We assume that everyone wants to go to heaven.

Abraham and the “heroes of faith” were seeking a city “with foundations whose builder and maker is God.”

Some think that city is Old Jerusalem and are willing to start World War III in order to get it.

It might be worth asking: “What is heaven and why would I want to go there?”
…before you actually tried to get there.

In Revelation 21 John sees it and describes it and very few believe it.
They say it’s a metaphor.
John didn’t think it was a metaphor, but that everything in this world was a metaphor referring to it.

Its inside is bigger than all the outside.
The reason we love things in this world is that they remind us a little of things in that world. In that world we are at home with God, and He with us, in every moment of space and time.

The city is made of people with names like Judah, Peter, John, and even Judas—people with stories to tell of how they were saved by Grace through Faith and this not of themselves. Each testimony is a wound covered in treasure that forms an open gate and looks like a pearl.

John even saw “John.” “God wants us to understand and believe that we are more truly in Heaven than on earth,” wrote Julian of Norwich.

For four thousand years we’ve gone to war over the Old Jerusalem and slaughtered the New Jerusalem, and yet even then, especially then, God is building His city. Jesus rode into Jerusalem and said, “destroy this temple and I’ll rebuild it in three days,” as if Jerusalem were His Body. The New Jerusalem is God’s Temple and He is ours.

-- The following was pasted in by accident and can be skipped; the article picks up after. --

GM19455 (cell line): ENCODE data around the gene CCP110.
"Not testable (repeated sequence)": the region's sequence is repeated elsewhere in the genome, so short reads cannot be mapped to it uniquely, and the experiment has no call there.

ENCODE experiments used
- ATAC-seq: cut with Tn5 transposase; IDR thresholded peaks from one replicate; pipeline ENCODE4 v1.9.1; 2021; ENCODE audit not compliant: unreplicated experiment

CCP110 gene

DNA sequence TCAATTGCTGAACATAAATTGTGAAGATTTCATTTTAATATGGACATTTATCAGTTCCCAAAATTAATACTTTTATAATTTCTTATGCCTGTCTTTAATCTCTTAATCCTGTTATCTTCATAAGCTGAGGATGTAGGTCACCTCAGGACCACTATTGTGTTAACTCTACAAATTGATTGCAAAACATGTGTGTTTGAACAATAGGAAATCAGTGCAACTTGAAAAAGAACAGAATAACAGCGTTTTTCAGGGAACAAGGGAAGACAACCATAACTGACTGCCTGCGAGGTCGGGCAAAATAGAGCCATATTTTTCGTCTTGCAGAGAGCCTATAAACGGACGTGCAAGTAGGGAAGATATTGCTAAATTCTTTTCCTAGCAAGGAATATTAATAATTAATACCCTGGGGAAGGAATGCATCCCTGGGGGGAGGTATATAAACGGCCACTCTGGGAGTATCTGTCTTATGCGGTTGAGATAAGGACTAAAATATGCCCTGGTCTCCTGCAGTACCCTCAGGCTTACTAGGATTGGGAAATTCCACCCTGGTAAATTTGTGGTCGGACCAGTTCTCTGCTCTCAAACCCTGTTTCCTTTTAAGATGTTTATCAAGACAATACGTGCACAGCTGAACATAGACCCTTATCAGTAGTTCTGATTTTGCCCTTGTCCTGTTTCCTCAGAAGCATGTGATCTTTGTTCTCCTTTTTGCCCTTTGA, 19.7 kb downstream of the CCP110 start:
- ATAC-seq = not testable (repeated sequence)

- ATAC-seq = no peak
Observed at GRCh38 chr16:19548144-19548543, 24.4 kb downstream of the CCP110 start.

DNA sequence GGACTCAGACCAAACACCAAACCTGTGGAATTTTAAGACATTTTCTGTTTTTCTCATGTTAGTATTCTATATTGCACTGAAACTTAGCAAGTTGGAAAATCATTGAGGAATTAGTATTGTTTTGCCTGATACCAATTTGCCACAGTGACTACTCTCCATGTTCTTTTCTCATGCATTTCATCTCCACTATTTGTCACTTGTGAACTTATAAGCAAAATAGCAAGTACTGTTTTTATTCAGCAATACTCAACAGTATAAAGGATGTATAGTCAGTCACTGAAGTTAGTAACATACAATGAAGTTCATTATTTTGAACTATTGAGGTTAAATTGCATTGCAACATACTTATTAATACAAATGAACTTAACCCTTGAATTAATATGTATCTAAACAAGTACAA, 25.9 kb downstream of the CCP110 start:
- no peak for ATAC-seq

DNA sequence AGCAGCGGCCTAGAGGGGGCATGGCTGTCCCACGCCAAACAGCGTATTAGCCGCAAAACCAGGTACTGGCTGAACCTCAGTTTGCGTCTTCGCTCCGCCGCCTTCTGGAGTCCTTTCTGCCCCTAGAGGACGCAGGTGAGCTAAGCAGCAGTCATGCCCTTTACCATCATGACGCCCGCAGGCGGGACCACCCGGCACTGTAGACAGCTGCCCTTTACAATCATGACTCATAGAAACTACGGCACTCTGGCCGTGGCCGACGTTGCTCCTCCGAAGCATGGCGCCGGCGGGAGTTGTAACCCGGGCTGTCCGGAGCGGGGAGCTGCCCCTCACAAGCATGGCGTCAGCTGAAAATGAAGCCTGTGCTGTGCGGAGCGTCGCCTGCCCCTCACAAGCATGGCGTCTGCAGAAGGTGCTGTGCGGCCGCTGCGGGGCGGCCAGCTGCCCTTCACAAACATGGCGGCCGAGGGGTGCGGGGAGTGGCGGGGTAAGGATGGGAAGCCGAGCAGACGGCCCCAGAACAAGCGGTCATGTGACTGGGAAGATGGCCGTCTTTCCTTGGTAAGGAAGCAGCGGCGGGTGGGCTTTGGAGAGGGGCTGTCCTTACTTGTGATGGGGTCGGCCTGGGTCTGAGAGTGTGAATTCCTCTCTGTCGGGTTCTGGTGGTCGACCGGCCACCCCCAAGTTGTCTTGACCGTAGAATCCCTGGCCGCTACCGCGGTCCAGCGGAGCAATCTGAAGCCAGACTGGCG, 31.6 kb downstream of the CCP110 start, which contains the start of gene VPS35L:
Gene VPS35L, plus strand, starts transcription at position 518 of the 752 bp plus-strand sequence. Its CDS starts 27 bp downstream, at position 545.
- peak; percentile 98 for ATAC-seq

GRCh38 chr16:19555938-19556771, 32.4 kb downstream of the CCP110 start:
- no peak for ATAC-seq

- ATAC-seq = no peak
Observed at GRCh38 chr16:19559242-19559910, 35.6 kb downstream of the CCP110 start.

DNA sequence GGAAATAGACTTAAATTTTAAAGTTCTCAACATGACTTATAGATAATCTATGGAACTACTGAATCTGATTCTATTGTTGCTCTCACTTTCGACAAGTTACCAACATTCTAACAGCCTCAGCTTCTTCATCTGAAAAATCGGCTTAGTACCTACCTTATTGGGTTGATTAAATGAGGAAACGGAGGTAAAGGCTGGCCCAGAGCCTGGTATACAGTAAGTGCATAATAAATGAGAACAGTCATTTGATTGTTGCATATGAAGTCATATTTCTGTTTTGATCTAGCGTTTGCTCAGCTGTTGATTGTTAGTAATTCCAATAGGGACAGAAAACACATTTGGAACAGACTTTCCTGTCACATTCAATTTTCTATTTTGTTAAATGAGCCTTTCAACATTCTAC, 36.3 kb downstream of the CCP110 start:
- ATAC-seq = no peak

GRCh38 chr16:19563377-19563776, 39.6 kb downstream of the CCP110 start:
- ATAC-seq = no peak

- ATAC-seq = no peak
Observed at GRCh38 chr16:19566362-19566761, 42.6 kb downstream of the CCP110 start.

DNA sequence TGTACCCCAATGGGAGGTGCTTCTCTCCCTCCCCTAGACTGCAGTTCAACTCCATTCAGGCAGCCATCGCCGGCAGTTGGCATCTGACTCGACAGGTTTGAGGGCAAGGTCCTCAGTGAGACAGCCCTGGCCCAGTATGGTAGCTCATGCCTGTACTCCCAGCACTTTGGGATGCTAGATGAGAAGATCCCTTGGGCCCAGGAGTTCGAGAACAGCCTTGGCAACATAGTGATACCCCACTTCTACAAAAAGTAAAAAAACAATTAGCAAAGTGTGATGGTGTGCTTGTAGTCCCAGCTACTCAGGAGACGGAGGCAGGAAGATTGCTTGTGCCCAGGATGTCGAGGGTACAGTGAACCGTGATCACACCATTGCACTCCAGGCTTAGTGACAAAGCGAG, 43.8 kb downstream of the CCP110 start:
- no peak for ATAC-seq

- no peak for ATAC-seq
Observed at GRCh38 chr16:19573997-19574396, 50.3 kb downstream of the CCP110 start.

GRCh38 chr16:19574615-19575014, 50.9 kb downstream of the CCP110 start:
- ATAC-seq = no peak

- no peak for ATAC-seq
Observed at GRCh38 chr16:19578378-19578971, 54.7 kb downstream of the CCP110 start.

The kings of the earth will bring their glory into it.
In the middle of the city is the Tree of Life and from it flows the River of Life.
The Leaves of the tree are for the healing of “the nations”—not “some nations,” just the nations…the same nations that went to war with the Lamb and nailed Him to a tree in order to steal His Glory.

Inside the city is an entire, eternally new creation, and outside the city is this world of space and time, outer darkness where men weep and gnash their teeth, death and Hades.

Outside the city are beasts and whores, those who seek to justify themselves—that is, the false.

The gates of the city are always open…but they don’t go in.
They don’t want to go in; they don’t want to go to Heaven.
You can’t go to Heaven unless you want to go to Heaven.
The problem is not how to get to heaven, but how to want to go to Heaven.

The doors are always open! People don’t want to go in because: #1 The doors are always open. #2 You cannot pay. #3 You have to rest. #4 You can no longer be a “winner.” #5 You can no longer be a “loser.” #6 You can no longer justify yourself; you’ve already been justified. #7 You can no longer hide (Your fig leaves won’t work). #8 You can no longer be alone (“It’s not good for the Adam to be alone,” said God). #9 You will die; You will lose your life and find it. #10 You must surrender to Love.

If you asked a four-year-old girl: “Would you like to be a princess and live in a castle?” She’d say, “OH YES!” But if you explained what it is that a Prince wants from a Princess, she’d be traumatized and hide in fear. So, what does the Good Prince do? He waits and romances her until He has created within her a new desire.

We don’t want to surrender to Love; but Love, in flesh, is creating within us a new want, a new desire, a new heart. Lift your head and look at Him.

He is the Life, and the Good in flesh, enthroned on the tree in the middle of the Garden, flowing His river of Life into the empty places of your soul.
“This is my body given for you.” That’s the door…and it’s open.
“This cup is the covenant…” It’s a marriage covenant.
You are His Heaven and He is yours.
You are the Bride of Christ; that’s not just a metaphor.

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